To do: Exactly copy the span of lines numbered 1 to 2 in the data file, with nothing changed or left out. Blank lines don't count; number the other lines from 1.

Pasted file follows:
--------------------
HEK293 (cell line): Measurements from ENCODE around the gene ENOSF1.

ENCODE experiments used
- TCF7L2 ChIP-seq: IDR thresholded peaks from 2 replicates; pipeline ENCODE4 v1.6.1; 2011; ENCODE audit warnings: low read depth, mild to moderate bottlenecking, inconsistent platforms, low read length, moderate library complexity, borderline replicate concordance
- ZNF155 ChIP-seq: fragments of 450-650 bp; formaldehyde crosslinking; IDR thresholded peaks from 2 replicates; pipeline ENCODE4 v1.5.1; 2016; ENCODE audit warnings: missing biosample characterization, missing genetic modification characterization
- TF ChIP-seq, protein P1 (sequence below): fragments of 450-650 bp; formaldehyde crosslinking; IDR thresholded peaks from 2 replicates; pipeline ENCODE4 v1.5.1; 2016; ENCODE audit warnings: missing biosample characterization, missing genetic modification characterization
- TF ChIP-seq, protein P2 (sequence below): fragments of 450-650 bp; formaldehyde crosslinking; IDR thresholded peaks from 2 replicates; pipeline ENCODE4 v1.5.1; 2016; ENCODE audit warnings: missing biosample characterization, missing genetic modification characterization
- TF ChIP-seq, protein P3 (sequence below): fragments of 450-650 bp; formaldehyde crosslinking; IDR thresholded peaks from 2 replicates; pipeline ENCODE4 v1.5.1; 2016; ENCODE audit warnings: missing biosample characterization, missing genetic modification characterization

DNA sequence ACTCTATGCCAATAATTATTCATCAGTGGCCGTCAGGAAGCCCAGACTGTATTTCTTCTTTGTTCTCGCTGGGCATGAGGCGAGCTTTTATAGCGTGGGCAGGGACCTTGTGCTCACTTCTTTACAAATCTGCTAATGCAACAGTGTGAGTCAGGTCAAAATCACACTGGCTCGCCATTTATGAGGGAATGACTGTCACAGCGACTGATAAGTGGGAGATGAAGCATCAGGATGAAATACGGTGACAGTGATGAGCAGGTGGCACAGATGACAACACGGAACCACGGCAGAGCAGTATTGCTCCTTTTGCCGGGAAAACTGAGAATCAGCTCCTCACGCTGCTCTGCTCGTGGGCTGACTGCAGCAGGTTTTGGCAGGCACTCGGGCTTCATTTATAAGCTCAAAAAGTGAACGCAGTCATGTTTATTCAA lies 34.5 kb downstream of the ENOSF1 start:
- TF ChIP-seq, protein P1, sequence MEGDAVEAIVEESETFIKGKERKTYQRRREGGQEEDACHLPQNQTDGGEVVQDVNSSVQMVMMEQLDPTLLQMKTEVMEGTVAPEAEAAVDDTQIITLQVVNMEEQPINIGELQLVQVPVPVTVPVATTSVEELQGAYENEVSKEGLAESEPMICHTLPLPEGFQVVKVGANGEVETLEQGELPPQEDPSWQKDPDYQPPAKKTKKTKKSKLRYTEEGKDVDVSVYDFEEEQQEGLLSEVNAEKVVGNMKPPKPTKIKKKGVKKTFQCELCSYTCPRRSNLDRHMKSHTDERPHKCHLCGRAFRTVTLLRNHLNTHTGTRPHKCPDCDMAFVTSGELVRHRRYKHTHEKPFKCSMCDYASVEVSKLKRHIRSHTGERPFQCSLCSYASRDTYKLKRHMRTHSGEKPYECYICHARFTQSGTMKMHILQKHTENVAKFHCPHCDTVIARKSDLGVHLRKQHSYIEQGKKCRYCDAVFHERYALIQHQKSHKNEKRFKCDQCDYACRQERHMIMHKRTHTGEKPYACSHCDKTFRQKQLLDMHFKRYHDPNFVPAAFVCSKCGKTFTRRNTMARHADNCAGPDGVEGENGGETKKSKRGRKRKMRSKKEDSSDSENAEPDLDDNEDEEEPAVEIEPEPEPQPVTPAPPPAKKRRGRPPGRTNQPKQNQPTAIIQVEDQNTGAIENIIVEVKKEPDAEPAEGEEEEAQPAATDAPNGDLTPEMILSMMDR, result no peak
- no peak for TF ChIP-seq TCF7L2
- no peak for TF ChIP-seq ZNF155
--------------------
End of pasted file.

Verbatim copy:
HEK293 (cell line): Measurements from ENCODE around the gene ENOSF1.

ENCODE experiments used